"We hope that FHWA's non-enforcement directive does not result in foodservice transactions being redirected to food trucks from nearby rest area vending machines or struggling off-highway businesses, but rather that food trucks operate solely at rest areas that are located on stretches of the Interstate where there are no open foodservice operations in close proximity that are available to truck drivers," reads the coalition's letter.

NATSO has long been a critic of commercialized rest stops, saying on its website that "interchange businesses cannot compete with commercialized rest areas, which are conveniently located on the highway right-of-way, and would create a de facto monopoly in favor of businesses operated out of rest areas."

Concerns that allowing food trucks at rest stops would lead to a loss of business for truck stops—particularly now when many are seeing a drop off in business or being forced to close their dining areas—is causing some state departments of transportation (DOTs) to shy away from lifting their own restrictions on food trucks.

Crystal Collins, president of the North Carolina Trucking Association, says there was some discussion about allowing food trucks at rest stops in her state, while potentially limiting their operations to areas with few other food service options.

However, she says there was little interest in this idea at the state's DOT because of its potential to take business away from established truck stops, and because it would require an act of the legislature. "They don't want to hinder or take business away from the truck stops that are open," Collins says.

A spokesperson for the North Carolina DOT wrote in an email that the department "will not pursue allowing food trucks at rest areas because state law prohibits commercial activities inside the right of way."

Jessica Gandy, an attorney at the Institute for Justice, says that according to her analysis, North Carolina's DOT could waive food truck restrictions on their own initiative. "It's fully in the purview of their DOT to do it. They do have the power to waive that ban if they choose to, but also the governor could do it by issuing an executive order," she says.

In addition to being bad policy, Gandy argues that bans on food truck service could be unconstitutional as well.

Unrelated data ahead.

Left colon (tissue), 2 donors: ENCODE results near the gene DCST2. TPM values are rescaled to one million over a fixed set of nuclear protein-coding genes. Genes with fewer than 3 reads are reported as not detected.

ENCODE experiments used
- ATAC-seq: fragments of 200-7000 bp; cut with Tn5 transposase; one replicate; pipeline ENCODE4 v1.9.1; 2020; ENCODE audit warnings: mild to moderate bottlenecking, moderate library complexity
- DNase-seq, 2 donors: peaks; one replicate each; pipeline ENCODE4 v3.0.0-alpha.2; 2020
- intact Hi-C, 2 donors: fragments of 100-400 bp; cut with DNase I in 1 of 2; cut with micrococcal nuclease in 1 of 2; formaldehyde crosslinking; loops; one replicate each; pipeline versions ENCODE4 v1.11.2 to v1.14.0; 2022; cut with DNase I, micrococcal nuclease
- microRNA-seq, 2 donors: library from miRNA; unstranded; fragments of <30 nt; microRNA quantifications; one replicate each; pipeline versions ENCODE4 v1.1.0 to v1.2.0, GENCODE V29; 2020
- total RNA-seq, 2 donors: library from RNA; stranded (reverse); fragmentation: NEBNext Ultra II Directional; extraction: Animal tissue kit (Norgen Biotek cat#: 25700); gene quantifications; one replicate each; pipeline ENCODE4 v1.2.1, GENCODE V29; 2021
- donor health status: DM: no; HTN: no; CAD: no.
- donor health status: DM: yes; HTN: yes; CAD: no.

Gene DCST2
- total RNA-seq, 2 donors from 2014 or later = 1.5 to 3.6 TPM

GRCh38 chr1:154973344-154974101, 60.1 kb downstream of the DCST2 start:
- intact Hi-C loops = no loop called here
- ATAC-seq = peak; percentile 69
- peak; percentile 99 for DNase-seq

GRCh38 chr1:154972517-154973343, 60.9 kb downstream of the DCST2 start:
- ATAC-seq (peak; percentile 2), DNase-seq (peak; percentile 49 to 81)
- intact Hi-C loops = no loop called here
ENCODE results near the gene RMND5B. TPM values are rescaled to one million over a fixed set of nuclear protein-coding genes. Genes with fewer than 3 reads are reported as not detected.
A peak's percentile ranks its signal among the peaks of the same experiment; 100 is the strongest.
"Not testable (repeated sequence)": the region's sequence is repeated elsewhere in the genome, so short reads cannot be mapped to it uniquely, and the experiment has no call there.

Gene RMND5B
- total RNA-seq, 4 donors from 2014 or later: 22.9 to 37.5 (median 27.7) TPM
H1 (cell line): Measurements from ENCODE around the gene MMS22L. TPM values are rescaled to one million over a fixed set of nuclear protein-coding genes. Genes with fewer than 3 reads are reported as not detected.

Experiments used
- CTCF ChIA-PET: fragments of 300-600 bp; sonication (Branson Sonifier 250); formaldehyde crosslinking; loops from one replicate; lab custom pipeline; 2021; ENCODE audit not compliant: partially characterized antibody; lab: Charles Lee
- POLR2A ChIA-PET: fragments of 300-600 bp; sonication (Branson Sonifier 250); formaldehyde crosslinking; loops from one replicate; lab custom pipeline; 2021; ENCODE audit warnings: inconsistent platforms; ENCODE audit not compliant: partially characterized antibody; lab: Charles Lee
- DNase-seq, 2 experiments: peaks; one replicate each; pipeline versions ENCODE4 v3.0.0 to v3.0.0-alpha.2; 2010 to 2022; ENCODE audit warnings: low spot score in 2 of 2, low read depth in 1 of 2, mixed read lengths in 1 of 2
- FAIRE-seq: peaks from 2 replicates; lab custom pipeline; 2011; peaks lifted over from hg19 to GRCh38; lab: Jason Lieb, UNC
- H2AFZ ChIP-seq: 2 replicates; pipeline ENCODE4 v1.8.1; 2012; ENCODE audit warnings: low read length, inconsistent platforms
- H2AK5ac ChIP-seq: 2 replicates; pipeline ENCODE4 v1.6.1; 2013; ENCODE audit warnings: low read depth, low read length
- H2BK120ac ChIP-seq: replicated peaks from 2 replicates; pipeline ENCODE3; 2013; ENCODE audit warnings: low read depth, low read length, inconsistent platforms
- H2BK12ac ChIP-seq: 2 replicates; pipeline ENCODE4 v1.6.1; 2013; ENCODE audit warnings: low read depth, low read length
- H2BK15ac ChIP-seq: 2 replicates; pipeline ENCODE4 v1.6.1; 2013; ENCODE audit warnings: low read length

"There is a protectionist element. Their concerned that if other economic activities start happening at those rest areas, other nearby businesses, existing businesses will suffer, because customers may prefer to eat at food trucks," Gandy says. "Restricting consumer choice so a private party can make money is plainly unconstitutional."

The Institute for Justice has sued local governments over their protectionist food truck restrictions prior to the pandemic. Last week, they sent letters to a number of state DOTs asking them to suspend food truck restrictions at rest stops.

Lifting these restrictions is only part of the battle. Food truck operators and their advocates have said there is still a need for coordination with state DOTs to get temporary permits and secure parking at rest stops.

"Who cares if Ohio opens up spots, if they don't have any sort of registry, schedule or way to get the information out to drivers. There has to be coordination. No state wants to do that," Matt Geller of the National Food Truck Association said to Transportation Topics.

Logistical concerns about parking have factored into Texas regulators deliberations on allowing food trucks at rest stops, Esparza says. The TXTA has been in talks with regulators about opening up rest stops for food service for several weeks now, and he expects some sort of regulatory waiver to be issued within the next week.

That will allow some more choices for drivers.

"What we are talking about is giving the truckers some more choices," Esparza says. "the truck driver hasn't changed what he or she is doing. They're out there delivering every day anyway. Let's get these men and women more options."